2) The image aspect. Hendrix was ****ing crazy. He was flamboyant in a way people had rarely seen. He dressed funny. He burned guitars. He talked openly about drug use. He claimed he was from Mars. But, most importantly...

3) The racial aspect. Hendrix was a black man playing for largely white audiences. He didn't break racial barriers. He smashed them. Go back a few years, and the black guys Hendrix admired such as Little Richard were black men who had white fans, but who still appealed to black audiences. Hendrix was living in a time where race was everything (see the 1968 Democratic convention in Chicago). And he completely alienated black people. His backing band was white. He lived in London. Hell, his favorite drug was LSD, which black people considered a white drug. He openly dated and slept with white women. He was extremely controversial in both the white and black worlds for this. Which is why he got more attention than somebody like Alvin Lee, who was also a great player. But there was also the...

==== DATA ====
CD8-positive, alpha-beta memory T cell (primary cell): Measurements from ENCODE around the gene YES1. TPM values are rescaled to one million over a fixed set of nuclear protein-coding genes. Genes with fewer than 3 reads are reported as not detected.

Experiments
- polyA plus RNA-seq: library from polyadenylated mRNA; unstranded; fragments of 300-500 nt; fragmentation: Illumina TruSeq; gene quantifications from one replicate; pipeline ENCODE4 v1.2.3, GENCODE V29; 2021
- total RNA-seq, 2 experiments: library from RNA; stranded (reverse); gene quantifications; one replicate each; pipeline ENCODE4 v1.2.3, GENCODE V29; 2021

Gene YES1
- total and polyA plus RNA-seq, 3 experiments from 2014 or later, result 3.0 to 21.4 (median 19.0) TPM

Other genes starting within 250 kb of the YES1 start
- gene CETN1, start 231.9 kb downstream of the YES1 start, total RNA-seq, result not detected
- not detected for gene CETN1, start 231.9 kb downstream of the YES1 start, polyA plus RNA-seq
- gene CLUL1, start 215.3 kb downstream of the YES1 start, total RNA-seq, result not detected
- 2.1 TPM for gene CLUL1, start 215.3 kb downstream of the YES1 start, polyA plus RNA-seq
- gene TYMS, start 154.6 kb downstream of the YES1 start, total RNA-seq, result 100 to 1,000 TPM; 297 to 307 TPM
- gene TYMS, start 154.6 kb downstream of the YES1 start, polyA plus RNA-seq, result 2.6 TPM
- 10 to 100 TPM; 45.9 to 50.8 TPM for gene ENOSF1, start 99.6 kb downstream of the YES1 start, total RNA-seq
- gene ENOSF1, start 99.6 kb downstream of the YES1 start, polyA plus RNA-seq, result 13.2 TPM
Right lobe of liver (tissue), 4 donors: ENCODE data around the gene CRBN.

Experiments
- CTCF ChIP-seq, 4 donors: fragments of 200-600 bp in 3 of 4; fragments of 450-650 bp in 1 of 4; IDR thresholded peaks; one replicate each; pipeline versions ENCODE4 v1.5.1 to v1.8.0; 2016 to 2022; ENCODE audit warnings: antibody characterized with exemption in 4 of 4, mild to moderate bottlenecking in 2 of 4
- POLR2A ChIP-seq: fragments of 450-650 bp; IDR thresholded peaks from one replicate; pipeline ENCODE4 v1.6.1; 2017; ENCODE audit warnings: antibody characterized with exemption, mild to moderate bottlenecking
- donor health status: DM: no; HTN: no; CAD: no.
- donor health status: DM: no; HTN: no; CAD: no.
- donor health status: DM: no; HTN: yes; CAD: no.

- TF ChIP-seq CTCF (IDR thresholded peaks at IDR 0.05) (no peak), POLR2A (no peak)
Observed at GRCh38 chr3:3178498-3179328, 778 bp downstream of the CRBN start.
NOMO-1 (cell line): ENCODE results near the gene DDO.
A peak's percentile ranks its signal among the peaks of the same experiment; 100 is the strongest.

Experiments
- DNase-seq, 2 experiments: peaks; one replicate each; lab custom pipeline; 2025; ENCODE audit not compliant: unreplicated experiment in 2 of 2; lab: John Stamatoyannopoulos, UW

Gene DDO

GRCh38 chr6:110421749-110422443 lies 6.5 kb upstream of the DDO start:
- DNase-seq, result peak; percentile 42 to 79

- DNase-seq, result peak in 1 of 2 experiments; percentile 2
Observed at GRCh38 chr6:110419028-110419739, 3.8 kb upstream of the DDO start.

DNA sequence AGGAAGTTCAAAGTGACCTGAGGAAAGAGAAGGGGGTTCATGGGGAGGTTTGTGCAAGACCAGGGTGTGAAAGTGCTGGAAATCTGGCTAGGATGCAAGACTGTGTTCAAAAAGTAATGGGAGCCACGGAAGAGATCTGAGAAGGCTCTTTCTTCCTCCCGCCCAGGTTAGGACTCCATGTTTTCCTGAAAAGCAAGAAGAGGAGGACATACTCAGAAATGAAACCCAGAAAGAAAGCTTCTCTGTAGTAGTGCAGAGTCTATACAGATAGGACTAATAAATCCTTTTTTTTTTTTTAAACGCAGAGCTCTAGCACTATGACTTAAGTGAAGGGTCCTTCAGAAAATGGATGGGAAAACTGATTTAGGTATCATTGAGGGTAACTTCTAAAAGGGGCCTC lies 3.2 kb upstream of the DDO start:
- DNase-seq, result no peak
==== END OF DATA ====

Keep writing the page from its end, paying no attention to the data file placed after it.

4) Technological aspect. Hendrix invested in a studio in New York, because he was pissing away tons of money on studio time to achieve the perfect product. That studio (Electric Lady) saw him experimenting with flanging tape, backwards effects, new ways of distorting the electric guitar signal, among many others. Many effects pedals that exist today are a product of his studio experimentation.

He was a culmination of talent, image, ingenuity, and a knack for screwing with the public. That is why he's the greatest of all time. No other guitarist have captured the public imagination as well as he did.




also, the combination of all of those things. a lot of the things he did may have been done before, but not by one person.
#29